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The Consortium of European Chiropractic Educators (CECE) was established in 2002 following discussions by various educational leaders in Europe for the purpose of fostering good educational practices and sharing experience in delivering undergraduate chiropractic education within Europe. In 2002, the first CECE meeting was held at the Welsh Institute of Chiropractic (WIOC) at the University of Glamorgan and representatives from European Council on Chiropractic Education accredited institutions in the United Kingdom, France, and Denmark met informally to discuss the development of such an organization and how it would be structured. It was decided that the chair would rotate from one institution to the next on an annual basis and it would be up to the host institution to organize a 1-day meeting once the group had decided upon a theme for that year. The members agreed that CECE should stay apolitical and therefore be structured in an informal manner. There was no funding for CECE as each institution self-funded the day conference and participating institutions funded travel and accommodation for participants. CECE conducted this format for several years and covered a wide range of common issues; topics included undergraduate teaching, assessment, and clinical training. In June 2009, representatives of six European chiropractic institutions initiated the development of the first workshop to be held in 2010 in order to exchange experiences on assessing noncognitive competencies of applicants to chiropractic institutions in order (1) to gain support and assistance of future students to promote realistic career expectations and (2) to find a way to select the best possible incoming students for the chiropractic profession.
At the European Chiropractors' Union Convention, held on May 13–15, 2010 in London, the CECE offered a workshop to educators from six European chiropractic institutions:
The workshop focus was on student selection and admission tests.
Chiropractic practitioners must integrate multiple roles by being effective communicators, collaborators, health advocates, managers, scholars, and professionals.1 They must apply chiropractic and scientific knowledge, clinical skills, and professional attitudes in their provision of patient-centered care.2 Both cognitive (eg, knowledge, decision-making skills) and noncognitive (eg, manual skills, communication skills, professionalism skills) qualities reinforce a framework that supports the development of high-quality admission procedures. Though cognitive assessment has been investigated in chiropractic institutions,3 little research has been done with noncognitive skills in the prediction of future performance. Cognitive and noncognitive skills might predict student performance throughout the curriculum and they need to be assessed.4–6 Educators need to discuss the question, “Are we able to assess noncognitive qualities in a way that would reflect future actions or behavior?”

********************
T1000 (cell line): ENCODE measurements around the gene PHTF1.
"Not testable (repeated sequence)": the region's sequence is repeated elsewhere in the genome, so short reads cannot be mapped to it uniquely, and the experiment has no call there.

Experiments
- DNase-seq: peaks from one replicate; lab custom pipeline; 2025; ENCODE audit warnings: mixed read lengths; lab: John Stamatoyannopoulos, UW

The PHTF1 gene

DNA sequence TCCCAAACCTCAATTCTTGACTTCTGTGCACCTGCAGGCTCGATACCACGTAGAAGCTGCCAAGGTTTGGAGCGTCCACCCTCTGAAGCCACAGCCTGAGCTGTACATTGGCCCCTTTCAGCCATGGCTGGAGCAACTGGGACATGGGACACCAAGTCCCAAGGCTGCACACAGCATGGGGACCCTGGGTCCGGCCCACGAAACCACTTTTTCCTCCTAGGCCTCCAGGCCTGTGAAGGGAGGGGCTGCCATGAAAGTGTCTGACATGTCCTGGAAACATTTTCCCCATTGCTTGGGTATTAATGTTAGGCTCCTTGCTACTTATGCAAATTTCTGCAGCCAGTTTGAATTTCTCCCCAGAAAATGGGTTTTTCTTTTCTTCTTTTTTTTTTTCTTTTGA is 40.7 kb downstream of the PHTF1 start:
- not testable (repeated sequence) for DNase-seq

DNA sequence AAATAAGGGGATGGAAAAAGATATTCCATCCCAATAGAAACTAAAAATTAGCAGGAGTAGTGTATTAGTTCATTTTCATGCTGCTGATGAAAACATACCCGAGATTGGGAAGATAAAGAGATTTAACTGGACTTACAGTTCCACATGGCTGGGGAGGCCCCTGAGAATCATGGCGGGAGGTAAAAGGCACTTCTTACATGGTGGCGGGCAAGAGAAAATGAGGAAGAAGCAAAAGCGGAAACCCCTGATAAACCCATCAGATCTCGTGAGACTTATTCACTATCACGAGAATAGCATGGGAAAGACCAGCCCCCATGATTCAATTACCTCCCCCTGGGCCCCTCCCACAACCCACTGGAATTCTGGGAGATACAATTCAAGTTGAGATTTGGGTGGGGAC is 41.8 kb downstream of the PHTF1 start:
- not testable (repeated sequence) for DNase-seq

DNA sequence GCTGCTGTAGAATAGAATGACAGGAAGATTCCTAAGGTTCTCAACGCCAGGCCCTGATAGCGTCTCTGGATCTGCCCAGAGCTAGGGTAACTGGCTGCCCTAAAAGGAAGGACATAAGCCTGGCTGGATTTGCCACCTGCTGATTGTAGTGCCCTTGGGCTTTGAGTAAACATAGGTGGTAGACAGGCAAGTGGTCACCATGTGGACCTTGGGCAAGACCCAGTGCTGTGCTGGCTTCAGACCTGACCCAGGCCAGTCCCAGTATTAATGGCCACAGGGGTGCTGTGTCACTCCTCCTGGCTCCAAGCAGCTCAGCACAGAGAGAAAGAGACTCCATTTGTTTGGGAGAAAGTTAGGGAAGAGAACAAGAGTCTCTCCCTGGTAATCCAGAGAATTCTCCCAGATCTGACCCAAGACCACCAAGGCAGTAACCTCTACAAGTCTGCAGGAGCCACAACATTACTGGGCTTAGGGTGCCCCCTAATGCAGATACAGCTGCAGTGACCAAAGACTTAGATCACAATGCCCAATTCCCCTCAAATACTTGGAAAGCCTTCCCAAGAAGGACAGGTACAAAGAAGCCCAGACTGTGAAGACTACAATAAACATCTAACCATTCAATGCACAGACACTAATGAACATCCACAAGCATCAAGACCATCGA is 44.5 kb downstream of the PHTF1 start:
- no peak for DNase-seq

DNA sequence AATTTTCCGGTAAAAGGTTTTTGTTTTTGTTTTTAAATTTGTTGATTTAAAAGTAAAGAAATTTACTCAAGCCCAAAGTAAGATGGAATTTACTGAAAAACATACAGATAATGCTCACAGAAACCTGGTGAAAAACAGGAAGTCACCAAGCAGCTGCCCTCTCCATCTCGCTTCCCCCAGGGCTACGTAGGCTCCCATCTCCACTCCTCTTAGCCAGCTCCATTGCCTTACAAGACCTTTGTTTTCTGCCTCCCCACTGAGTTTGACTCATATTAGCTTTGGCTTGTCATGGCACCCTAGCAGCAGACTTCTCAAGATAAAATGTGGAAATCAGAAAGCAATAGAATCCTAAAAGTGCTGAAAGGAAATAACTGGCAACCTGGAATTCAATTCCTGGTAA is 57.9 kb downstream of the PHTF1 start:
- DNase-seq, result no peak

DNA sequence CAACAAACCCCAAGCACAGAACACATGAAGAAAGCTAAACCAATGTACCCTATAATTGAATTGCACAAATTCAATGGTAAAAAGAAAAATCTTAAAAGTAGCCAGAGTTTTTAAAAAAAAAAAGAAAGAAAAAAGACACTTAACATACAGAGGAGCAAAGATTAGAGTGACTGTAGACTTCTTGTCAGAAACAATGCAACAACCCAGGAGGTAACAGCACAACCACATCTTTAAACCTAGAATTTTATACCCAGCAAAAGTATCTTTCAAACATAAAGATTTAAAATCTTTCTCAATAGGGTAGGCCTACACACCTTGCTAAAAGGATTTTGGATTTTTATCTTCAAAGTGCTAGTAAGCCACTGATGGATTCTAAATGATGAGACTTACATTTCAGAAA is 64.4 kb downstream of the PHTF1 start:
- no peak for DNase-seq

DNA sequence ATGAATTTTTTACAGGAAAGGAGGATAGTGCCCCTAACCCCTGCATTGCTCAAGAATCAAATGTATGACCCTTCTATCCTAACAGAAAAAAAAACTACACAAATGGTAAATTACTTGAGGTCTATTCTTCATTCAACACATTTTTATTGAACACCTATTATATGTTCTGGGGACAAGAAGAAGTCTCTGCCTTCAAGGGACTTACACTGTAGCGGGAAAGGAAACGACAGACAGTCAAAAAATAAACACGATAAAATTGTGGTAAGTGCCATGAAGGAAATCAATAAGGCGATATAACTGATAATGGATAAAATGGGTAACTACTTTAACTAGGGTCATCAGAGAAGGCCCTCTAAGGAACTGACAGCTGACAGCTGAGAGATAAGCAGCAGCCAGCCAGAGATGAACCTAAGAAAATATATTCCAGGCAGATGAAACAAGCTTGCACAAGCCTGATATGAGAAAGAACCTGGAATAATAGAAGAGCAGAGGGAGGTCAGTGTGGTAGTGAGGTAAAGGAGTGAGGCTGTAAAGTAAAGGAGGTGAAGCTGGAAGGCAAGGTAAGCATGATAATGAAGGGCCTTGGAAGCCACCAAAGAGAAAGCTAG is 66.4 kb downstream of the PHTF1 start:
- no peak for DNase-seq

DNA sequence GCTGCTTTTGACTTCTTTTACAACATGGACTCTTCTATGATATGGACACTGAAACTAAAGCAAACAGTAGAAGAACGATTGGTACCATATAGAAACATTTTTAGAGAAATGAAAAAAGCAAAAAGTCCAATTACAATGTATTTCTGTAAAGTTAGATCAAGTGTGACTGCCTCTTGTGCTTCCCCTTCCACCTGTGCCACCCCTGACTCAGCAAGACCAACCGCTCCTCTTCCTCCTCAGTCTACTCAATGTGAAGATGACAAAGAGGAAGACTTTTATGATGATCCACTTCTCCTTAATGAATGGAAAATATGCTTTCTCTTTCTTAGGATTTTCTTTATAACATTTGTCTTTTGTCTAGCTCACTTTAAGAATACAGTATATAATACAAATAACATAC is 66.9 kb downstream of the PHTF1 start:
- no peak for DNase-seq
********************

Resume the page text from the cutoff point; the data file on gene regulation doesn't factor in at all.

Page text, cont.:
Under the lead of Martin Wangler, assistance of Claire Johnson and Bart Green, and the help of two students from the Anglo European Chiropractic College, participants of this year's workshop performed several 7-minute multiple mini-interviews (MMI) for admission.4–6 After each MMI, a professional discussion was held about MMIs and other available assessments in relation to their strengths, weaknesses, and opportunities to identify the most capable future students.
At the conclusion of the workshop, the MMIs were analyzed and discussed among workshop participants as well as the students. Structured analysis of school applicants (ie, standardized interviews, multiple encounters, valid blueprints of scenarios for testing the noncognitive qualities) and proper interviewer training seem to have a potential for further discussion and development. Firsthand experiences concerning MMI, adaptation tests, and other methods were also exchanged.
This workshop was a first step to reinforce CECE's scope and purpose. These include (1) communication and collaboration among teaching fellows, (2) educational knowledge and innovation exchange, (3) scholarship (ie, education research and evidence-, competence-, and assessment-based teaching), (4) joint educational projects, student exchange program, and (5) staff development.
The CECE is planning to hold its next workshop in conjunction with the European Chiropractors' Union Convention in May 2011 in Zurich, Switzerland. The focus of this workshop will include other assessments of noncognitive qualities (eg, objectively structured clinical examinations, MMI throughout the curriculum, miniCEX)4–6 for postgraduate education. For more information about the CECE and future workshops, please contact Dr. Martin Wangler.
Martin Wangler, European Academy of Chiropractic.
Claire Johnson, National University of Health Sciences.